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So alter'd was she now, this festal day,
When, 'mid the proud Divan's dazzling array,
The vision of that Youth whom she had lov'd,
Had wept as dead, before her breath'd and mov'd ;-
When-bright, she thought, as if from Eden's track
But half-way trodden, he had wander'd back
Again to earth, glistening with Eden's light-
Her beauteous AZIM shone before her sight.

O Reason! who shall say what spells renew, When least we look for it, thy broken clew! Through what small vistas o'er the darken'd brain Thy intellectual day-beam bursts again ; And how, like forts, to which beleaguerers win. Unhop'd-for entrance through some friend within, One clear idea, waken'd in the breast By memory's magic, lets in all the rest! Would it were thus, unhappy girl, with thee! But though light came, it came but partially; Enough to show the maze in which thy sense Wander'd about,-but not to guide it thence; Enough to glimmer o'er the yawning wave, But not to point the harbour which might save. Hours of delight and peace, long left behind, With that dear form came rushing o'er her mind ; But, oh! to think how deep her soul had gone In shame and falsehood since those moments shone ; And, then, her oath-there madness lay again, And, shuddering, back she sunk into her chain Of mental darkness, as if blest to flee From light, whose every glimpse was agony ! Yet, one relief this glance of former years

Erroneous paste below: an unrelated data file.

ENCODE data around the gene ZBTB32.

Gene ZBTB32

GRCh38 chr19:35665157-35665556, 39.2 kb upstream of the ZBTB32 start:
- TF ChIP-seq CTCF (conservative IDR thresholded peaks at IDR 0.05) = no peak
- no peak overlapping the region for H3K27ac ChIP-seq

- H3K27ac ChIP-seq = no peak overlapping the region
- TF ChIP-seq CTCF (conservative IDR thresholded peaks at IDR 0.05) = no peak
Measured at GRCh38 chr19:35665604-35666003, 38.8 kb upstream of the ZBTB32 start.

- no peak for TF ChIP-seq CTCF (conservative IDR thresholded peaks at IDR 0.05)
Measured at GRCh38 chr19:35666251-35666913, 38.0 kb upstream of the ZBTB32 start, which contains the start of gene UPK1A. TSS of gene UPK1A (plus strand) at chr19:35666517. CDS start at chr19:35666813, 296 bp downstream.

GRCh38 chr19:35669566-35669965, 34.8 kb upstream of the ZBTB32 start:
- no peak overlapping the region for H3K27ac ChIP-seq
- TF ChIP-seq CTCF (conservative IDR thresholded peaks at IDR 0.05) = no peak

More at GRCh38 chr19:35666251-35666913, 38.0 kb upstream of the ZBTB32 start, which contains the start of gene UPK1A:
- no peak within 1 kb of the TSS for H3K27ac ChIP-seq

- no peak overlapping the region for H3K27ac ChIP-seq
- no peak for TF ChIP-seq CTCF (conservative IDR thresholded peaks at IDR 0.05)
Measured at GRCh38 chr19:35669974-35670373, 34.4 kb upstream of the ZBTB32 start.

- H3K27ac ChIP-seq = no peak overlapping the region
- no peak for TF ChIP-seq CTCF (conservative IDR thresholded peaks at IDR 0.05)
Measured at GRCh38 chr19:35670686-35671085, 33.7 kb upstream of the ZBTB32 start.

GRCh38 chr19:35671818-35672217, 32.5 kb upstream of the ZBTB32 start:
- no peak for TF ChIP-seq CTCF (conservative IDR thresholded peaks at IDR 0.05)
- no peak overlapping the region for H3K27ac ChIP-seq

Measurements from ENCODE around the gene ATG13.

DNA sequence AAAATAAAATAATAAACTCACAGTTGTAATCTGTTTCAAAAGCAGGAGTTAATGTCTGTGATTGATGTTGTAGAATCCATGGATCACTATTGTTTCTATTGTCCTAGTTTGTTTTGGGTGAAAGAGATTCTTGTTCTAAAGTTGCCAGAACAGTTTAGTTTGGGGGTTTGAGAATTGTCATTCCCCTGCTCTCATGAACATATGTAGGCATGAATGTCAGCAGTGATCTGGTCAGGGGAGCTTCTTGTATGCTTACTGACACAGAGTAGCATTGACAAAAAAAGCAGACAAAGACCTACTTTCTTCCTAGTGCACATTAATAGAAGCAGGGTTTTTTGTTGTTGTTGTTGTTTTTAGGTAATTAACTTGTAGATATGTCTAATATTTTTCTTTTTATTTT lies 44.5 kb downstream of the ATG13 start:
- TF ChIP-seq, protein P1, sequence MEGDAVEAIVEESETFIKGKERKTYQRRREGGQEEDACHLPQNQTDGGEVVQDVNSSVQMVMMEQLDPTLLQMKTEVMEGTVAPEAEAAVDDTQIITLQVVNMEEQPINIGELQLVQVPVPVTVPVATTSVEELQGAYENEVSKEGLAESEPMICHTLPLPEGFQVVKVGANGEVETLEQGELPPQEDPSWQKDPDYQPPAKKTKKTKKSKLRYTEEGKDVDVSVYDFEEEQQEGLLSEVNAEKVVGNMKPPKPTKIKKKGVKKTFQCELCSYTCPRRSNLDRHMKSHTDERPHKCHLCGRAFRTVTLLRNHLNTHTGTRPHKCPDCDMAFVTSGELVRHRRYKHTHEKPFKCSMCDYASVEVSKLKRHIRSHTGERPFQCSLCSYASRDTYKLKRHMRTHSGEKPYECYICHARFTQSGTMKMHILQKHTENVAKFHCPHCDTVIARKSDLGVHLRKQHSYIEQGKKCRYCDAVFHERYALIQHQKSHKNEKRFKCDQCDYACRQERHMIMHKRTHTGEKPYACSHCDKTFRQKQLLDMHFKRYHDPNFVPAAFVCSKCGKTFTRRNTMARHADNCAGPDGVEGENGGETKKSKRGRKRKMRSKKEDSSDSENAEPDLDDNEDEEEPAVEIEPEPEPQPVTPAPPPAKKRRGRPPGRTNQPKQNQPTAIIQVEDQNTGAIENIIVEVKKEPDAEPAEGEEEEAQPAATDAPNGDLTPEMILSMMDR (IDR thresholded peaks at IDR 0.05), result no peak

Brought, mingled with its pain,-tears, floods of tears,
Long frozen at her heart, but now like rills
Let loose in spring-time from the snowy hills,
And gushing warm, after a sleep of frost,
Through valleys where their flow had long been lost.

Sad and subdued, for the first time her frame
Trembled with horror, when the summons came
(A summons proud and rare, which all but she,
And she till now, had heard with ecstasy)
To meet MOKANNA at his place of prayer,
A garden oratory, cool and fair,

By the stream's side, where still at close of day
The Prophet of the Veil retir'd to pray ;
Sometimes alone-but, oftener far, with one,
One chosen nymph to share his orison.

Of late none found such favour in his sight
As the young Priestess; and though, since that night
When the death-caverns echoed every tone

Of the dire oath that made her all his own,
The' Impostor, sure of his infatuate prize,
Had, more than once, thrown off his soul's disguise,
And utter'd such unheavenly, monstrous things,
As even across the desp'rate wanderings

Of a weak intellect, whose lamp was out,
Threw startling shadows of dismay and doubt ;—
Yet zeal, ambition, her tremendous vow,
The thought, still haunting her, of that bright brow,
Whose blaze, as yet from mortal eye conceal'd,
Would soon, proud triumph! be to her reveal'd,
To her alone ;-and then the hope, most dear,

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Most wild of all, that her transgression here
Was but a passage through earth's grosser fire,
From which the spirit would at last aspire,
Even purer than before,—as perfumes rise
Through flame and smoke, most welcome to the skies--

And that when AZIM's fond, divine embrace